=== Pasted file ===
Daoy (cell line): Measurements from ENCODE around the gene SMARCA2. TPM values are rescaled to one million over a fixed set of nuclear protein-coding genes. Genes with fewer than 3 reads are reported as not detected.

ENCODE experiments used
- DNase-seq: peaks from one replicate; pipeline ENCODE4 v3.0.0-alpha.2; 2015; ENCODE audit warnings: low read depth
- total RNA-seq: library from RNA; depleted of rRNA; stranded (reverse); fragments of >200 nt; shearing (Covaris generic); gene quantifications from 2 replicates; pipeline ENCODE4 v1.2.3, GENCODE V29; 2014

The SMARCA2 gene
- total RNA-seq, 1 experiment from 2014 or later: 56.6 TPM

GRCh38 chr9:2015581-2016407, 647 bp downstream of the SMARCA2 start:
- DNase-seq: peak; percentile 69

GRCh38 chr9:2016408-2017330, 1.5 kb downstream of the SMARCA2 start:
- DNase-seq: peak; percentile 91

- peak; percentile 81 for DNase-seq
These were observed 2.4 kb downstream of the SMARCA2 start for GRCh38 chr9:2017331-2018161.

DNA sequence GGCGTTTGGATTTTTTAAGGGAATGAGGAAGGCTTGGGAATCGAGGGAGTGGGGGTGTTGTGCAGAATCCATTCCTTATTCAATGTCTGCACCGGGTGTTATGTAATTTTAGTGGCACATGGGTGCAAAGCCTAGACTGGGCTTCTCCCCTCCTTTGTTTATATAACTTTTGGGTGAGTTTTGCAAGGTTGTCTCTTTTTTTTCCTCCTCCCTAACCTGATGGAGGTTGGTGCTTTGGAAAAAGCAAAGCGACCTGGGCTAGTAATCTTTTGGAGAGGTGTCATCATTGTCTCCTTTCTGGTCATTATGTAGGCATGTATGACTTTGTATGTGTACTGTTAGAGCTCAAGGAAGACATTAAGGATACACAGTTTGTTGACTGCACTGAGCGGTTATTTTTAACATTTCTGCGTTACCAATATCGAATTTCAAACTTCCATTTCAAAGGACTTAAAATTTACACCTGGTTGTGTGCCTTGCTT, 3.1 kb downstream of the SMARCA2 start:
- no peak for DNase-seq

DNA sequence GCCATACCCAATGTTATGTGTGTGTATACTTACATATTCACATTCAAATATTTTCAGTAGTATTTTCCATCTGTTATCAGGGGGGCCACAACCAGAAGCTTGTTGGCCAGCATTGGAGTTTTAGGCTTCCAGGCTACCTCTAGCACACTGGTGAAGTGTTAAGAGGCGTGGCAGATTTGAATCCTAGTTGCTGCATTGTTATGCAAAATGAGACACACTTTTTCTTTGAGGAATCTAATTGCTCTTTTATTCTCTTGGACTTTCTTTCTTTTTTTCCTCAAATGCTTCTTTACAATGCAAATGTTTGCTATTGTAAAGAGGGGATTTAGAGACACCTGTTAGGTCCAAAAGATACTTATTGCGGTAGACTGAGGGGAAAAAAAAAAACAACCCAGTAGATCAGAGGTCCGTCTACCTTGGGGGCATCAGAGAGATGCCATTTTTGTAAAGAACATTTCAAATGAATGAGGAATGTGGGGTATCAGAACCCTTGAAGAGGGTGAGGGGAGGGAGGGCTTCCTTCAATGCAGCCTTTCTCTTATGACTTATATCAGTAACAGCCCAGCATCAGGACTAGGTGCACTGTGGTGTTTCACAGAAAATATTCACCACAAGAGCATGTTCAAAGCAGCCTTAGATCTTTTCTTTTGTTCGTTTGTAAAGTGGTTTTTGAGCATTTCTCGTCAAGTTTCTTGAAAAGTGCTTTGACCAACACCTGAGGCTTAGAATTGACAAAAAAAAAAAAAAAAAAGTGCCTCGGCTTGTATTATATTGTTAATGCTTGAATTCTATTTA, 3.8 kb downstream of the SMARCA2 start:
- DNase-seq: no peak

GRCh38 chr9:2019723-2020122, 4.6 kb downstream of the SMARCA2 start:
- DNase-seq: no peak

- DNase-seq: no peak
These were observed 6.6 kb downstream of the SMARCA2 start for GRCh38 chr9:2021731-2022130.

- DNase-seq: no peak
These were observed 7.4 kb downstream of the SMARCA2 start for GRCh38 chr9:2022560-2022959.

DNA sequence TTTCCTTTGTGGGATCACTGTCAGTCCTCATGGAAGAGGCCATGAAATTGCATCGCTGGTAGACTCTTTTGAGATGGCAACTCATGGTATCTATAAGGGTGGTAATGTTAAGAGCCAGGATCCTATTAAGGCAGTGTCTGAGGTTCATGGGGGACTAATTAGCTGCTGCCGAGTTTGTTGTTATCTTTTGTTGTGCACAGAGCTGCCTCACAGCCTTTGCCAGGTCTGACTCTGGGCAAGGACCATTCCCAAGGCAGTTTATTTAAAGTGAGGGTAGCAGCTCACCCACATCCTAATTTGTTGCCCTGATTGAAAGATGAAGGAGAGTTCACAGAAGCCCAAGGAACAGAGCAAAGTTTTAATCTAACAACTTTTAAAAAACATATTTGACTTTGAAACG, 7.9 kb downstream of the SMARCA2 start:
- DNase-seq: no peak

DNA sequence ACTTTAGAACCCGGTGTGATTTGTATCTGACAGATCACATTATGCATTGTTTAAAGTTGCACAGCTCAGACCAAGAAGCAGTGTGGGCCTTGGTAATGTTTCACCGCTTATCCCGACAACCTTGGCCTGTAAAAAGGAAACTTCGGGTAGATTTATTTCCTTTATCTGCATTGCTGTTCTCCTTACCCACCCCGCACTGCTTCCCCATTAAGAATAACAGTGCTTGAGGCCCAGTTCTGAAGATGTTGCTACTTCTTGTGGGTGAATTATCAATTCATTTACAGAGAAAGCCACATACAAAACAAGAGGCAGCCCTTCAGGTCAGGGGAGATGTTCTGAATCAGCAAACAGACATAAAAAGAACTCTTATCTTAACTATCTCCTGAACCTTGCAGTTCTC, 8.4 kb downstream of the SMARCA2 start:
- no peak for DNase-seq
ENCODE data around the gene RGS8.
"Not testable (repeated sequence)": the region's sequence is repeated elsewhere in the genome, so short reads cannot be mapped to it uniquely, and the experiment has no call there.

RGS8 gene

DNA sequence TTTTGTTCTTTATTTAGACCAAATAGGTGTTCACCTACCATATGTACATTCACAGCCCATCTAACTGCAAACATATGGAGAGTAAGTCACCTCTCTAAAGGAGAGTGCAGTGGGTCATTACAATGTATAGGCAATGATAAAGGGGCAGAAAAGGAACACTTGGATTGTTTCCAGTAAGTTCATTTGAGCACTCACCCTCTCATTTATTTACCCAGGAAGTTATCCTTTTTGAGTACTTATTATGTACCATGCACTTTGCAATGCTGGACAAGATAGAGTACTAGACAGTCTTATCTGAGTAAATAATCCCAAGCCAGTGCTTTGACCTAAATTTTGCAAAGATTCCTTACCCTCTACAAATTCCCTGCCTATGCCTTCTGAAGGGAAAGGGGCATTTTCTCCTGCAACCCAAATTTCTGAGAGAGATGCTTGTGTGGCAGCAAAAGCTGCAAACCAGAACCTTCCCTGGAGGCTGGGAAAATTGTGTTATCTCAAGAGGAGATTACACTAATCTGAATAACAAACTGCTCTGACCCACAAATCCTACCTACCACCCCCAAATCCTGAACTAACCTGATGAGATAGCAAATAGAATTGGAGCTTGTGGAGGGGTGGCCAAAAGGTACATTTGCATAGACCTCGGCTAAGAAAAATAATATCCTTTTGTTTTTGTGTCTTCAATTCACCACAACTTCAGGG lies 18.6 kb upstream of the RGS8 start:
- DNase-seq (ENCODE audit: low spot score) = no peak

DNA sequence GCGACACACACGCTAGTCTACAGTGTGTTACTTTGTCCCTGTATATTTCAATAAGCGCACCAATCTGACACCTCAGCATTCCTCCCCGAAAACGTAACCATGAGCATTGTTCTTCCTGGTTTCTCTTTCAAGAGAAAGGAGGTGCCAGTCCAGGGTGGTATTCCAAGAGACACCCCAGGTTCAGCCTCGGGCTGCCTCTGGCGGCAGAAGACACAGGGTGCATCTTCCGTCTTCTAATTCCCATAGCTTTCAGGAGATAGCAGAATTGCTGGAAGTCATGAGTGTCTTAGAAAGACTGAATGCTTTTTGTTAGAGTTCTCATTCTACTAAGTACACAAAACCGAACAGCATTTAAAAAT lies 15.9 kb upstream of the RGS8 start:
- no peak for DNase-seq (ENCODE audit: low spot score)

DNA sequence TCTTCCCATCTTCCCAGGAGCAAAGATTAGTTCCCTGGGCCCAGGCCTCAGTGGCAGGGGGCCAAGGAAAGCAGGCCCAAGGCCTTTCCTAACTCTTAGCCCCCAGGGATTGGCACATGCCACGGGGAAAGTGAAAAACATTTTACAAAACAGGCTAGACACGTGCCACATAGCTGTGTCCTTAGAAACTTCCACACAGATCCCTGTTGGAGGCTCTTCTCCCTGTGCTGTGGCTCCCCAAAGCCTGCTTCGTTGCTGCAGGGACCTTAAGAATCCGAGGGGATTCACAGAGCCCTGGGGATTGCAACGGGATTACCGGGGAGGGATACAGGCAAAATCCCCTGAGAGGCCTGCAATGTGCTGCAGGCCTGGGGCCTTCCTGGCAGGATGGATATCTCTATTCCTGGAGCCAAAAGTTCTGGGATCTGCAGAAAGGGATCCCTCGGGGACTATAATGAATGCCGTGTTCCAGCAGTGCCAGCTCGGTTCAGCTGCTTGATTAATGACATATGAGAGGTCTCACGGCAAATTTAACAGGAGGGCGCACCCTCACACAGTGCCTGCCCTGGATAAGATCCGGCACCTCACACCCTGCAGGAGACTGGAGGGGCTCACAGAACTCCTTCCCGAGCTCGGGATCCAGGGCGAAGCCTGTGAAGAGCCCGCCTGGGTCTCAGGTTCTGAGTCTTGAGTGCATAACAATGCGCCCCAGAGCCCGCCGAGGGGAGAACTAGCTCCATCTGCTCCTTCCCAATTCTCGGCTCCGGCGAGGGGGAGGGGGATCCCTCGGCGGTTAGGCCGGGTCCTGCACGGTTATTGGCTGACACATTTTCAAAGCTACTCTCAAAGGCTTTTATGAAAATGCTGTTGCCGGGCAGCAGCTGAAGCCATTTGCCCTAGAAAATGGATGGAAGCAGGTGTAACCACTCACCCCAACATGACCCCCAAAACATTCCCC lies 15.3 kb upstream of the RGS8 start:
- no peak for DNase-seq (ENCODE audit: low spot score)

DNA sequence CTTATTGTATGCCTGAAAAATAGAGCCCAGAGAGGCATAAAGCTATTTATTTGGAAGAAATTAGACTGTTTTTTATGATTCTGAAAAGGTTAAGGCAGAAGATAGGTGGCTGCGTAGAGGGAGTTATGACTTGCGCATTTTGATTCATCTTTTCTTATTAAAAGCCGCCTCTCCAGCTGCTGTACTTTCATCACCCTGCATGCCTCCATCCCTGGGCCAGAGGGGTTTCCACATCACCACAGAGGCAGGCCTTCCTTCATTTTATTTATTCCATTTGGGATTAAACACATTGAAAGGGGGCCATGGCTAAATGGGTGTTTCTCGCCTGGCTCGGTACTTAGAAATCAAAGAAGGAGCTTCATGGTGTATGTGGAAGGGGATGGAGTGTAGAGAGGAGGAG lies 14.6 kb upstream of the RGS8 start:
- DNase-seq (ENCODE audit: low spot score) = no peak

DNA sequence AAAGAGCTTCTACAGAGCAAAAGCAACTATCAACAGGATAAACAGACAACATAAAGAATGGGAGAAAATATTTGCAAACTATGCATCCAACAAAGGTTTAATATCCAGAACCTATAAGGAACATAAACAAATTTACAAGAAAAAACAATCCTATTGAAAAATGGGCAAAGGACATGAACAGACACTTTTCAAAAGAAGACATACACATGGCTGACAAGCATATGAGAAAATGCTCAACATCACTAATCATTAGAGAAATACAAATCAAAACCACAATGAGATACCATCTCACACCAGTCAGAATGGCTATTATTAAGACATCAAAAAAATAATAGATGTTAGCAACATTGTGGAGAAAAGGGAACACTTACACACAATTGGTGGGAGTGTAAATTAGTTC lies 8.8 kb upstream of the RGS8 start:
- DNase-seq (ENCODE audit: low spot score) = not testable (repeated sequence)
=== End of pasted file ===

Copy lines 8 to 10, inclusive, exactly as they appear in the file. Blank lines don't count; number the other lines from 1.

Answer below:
- DNase-seq: peak; percentile 69

GRCh38 chr9:2016408-2017330, 1.5 kb downstream of the SMARCA2 start:
- DNase-seq: peak; percentile 91